Deconstruction Criticism: Overviews And General Studies - Essay

M. H. Abrams (essay date spring 1977)

(Twentieth-Century Literary Criticism)

SOURCE: Abrams, M. H. “The Deconstructive Angel.” Critical Inquiry 3, no. 3 (spring 1977): 425-38.

[In the following essay, which many critics consider the strongest and most influential critique of deconstruction, Abrams points out the limitations of deconstruction in literary criticism.]

                              —If the Abysm
Could vomit forth its secrets:—but a voice
Is wanting …

—Shelley, Prometheus Unbound

We have been instructed these days to be wary of words like “origin,” “center,” and “end,” but I will venture to say that this...

(The entire section is 6356 words.)

G. Douglas Atkins (essay date fall 1980)

(Twentieth-Century Literary Criticism)

SOURCE: Atkins, G. Douglas. “J. Hillis Miller, Deconstruction, and the Recovery of Transcendence.” Notre Dame English Journal 13, no. 1 (fall 1980): 51-63.

[In the following essay, Atkins explores the charge of lack of spiritual concern leveled against deconstructionist critics, pointing out that their writings reinterpret rather than negate questions of the spiritual.]

Following publication of Charles Dickens: The World of His Novels (1958), The Disappearance of God (1963), and Poets of Reality (1965), J. Hillis Miller became known as one of the most knowledgeable and articulate spokesmen for religion in modern literature. These works, and...

(The entire section is 5562 words.)

G. Douglas Atkins (essay date 1981)

(Twentieth-Century Literary Criticism)

SOURCE: Atkins, G. Douglas. “The Sign as a Structure of Difference: Derridean Deconstruction and Some of Its Implications.” In Semiotic Themes, edited by Richard T. DeGeorge, pp. 133-47. Lawrence: University of Kansas Publications, 1981.

[In the following essay, Atkins discusses the ideas of Derrida, a leading practitioner of deconstruction, defending him from accusations of nihilism and undermining the humanistic tradition in literature.]

A major force to be reckoned with in contemporary literary criticism is Jacques Derrida. Derrida's star has risen precipitously since his participation in 1966 in a Johns Hopkins international symposium, where he took...

(The entire section is 5971 words.)

Steven E. Cole (essay date winter 1988)

(Twentieth-Century Literary Criticism)

SOURCE: Cole, Steven E. “The Dead-end of Deconstruction: Paul de Man and the Fate of Poetic Language.” Criticism 30, no. 1 (winter 1988): 91-112.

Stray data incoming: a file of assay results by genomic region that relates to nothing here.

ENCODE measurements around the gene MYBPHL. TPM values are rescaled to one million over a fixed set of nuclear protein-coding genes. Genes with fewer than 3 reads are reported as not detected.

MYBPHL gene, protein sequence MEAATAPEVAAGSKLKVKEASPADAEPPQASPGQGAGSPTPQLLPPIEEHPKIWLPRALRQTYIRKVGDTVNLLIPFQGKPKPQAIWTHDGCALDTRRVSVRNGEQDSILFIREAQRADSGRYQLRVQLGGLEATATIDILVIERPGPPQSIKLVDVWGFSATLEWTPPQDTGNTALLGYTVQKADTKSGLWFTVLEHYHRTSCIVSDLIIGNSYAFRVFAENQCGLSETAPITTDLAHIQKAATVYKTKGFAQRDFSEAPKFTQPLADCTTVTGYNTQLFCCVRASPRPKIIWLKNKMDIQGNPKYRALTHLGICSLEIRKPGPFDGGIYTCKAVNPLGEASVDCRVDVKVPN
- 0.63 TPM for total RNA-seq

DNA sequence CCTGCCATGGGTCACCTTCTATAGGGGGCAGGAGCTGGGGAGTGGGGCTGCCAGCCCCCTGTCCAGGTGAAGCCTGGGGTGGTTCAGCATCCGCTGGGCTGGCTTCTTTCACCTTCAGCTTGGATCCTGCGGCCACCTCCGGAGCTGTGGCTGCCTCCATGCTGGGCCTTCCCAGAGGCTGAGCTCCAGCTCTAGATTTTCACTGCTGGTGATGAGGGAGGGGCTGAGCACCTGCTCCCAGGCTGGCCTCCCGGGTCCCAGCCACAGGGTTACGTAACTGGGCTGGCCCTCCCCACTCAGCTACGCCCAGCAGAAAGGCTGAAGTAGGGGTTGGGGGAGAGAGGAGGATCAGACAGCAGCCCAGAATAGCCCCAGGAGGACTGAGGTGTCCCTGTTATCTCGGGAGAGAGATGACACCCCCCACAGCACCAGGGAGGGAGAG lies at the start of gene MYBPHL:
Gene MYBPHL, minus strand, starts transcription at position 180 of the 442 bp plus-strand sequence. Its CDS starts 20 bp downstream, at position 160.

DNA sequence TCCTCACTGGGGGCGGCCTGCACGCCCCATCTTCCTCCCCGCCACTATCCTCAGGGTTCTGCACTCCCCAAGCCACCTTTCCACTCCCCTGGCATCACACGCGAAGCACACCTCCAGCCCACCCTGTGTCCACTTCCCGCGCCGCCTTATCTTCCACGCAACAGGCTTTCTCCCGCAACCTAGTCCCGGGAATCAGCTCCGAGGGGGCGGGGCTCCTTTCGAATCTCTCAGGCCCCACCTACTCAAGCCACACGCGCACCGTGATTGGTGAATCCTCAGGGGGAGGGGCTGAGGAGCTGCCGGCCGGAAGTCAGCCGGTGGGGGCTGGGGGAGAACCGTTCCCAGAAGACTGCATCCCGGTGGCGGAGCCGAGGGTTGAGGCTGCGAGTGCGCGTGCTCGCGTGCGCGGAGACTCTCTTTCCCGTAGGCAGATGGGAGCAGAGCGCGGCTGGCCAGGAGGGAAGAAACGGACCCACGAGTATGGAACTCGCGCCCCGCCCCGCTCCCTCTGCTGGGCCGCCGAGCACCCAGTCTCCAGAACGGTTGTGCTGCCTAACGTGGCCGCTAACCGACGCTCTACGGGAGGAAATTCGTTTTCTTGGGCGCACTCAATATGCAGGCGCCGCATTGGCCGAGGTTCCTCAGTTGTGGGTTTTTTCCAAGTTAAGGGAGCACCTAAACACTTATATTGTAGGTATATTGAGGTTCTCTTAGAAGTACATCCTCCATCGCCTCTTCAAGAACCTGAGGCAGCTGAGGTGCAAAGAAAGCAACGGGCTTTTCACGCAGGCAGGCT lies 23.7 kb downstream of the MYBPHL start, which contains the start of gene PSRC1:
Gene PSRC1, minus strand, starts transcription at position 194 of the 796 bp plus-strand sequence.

[In the following essay, Cole focuses on the critical theory of de Man, suggesting that his deconstruction of meaning in literature leads not to liberation from tradition, but to a logical dead end.]


Perhaps no contemporary theorist is more difficult to analyze than Paul de Man, although the difficulties are not precisely what his admirers have supposed. In the flood of commentary which has appeared since his death (and this is true even of Jacques Derrida's remarkable...

(The entire section is 9372 words.)

Archibald A. Hill (essay date 1988)

(Twentieth-Century Literary Criticism)

SOURCE: Hill, Archibald A. “Deconstruction and Analysis of Meaning in Literature.” In Language and Cultures: Studies in Honor of Edgar C. Palomé, edited by Mohammad Ali Jazayery and Werner Winter, pp. 279-85. Berlin, Germany: Walter de Gruyter, 1988.

[In the following essay, Hill discusses Hartman's deconstructionist interpretation of selected poems and posits that deconstructionist critics confuse textual with contextual meaning.]

As an academic who has spent a good many years in teaching both literature and linguistics, and in watching and even participating in literary and linguistic analysis, I can not help being repelled by some of the recent developments in...

(The entire section is 2513 words.)

Hent de Vries (essay date 1999)

(Twentieth-Century Literary Criticism)

SOURCE: de Vries, Hent. “Deconstruction and America.” In Traveling Theory: France and the United States, edited by Ieme van der Poel and Sophie Bertho, pp. 72-98. Madison, N.J.: Fairleigh Dickinson University Press, 1999.

[In the following essay, de Vries presents an overview of issues raised by deconstruction theory as it was introduced and flourished in the United States.]

Much has changed since October 1966, when the famous conference on structuralism took place at Johns Hopkins University, introducing the work of a remarkable group of contemporary French thinkers in the United States. The conference, which featured lectures by Roland Barthes, Jacques Lacan, and...

(The entire section is 10512 words.)